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Proud Arcadia High Asks Why Its Grads Aren't Getting Into Stanford

November 01, 1987|HUGO MARTIN | Times Staff Writer

The motto "In Pursuit of Excellence" is taken very seriously at Arcadia High School.

So when nine top students from last year's graduating class were denied admission to Stanford University, the Arcadia Unified School District's Board of Education decided to do something about it.

"We have to concentrate on those students trying to get into the more prestigious schools," said board member Mary Dougherty, who suggested Sept. 28 that the district study Stanford admissions guidelines and figure out how Arcadia students can improve their chances of being accepted.

"If people in the community were to perceive that students can't get into Stanford or other prestigious colleges by route of Arcadia High, that would be a terrible disservice," she said later in an interview.

Of the nine students denied admission to Stanford, three went to UC Berkeley, two to Occidental College and the others to UCLA, Pomona College, Tulane University and Westmont College.

The report on Stanford admissions was presented to the board Monday, a month after Arcadia High was honored for having the highest percentage of students in the state enrolled in classes required for entrance to the University of California.

Dougherty said she requested the report after a representative of the Princeton Review, a study course to help students taking the Standardized Admission Test required by most colleges, incorrectly told the board that no one from the school had ever been accepted by Stanford.

Actually, some Arcadia graduates have attended Stanford, but not many, school officials say.

Dougherty said she had also heard from parents concerned about the low acceptance rate of students into Stanford.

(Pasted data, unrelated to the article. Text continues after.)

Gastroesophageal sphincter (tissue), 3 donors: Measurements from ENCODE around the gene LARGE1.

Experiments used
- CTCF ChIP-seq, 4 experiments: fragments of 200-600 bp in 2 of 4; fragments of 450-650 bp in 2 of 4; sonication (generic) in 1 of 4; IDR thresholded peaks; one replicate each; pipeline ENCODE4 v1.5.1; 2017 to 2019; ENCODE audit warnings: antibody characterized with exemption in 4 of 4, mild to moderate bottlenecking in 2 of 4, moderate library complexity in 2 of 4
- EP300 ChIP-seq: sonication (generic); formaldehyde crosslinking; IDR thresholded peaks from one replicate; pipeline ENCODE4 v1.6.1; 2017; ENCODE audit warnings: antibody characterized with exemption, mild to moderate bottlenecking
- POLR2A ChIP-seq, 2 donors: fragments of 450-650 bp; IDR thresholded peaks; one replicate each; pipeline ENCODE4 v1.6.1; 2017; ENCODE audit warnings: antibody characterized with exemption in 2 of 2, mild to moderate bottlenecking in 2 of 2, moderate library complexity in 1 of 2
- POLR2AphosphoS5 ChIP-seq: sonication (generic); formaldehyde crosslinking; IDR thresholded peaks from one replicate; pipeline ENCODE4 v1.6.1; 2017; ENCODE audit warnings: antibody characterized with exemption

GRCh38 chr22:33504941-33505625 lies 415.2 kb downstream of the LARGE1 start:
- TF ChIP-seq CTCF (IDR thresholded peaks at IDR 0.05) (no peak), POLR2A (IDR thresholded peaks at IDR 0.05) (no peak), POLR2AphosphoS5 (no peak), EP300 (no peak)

But the report, which included transcript reviews, interviews with students and discussions with Stanford admissions personnel, did not seem to provide the board with any new information.

"I wish there had been some key to tell us what we can do to improve our student's chances of getting into the schools they want to get into," said Assistant Supt. Wade Askew, who presented the report to the board.

"Wasn't Stanford recently rated No. 1 in the country?" said Supt. Stephen Goldstone, referring to a survey by U. S. News & World Report magazine in which Stanford was rated first overall among major "national" universities in a poll of university presidents.

The district report, to be shared with counselors, teachers and administrators, suggests that:

Students take a rigorous course load, including honors and advanced placement classes.

Students' applications to Stanford demonstrate their uniqueness.

Counselors and teachers write recommendations that note students' particular strengths.

Students decide by the 10th grade or earlier whether admission to Stanford is their goal and plan accordingly.

Jean Fetter, dean of undergraduate admission at Stanford, said it is not unusual for a high school to assess its performance by examining where graduates attend college. "But it is unusual for a school district to look at one particular college," she said.

Last year, Fetter said, her office denied admission to more than 14,000 students. Stanford received 16,884 applications for only 2,565 openings. The applications came from 4,665 different high schools, she said, "so even if we were to accept one student from every high school . . . that would still leave 2,100 high schools unaccounted for."

Fetter added: "There are many other good colleges they could have looked at."

Dougherty had a suggestion for the next time Stanford recruiters visit Arcadia: "Make sure they are greeted with a welcome mat."

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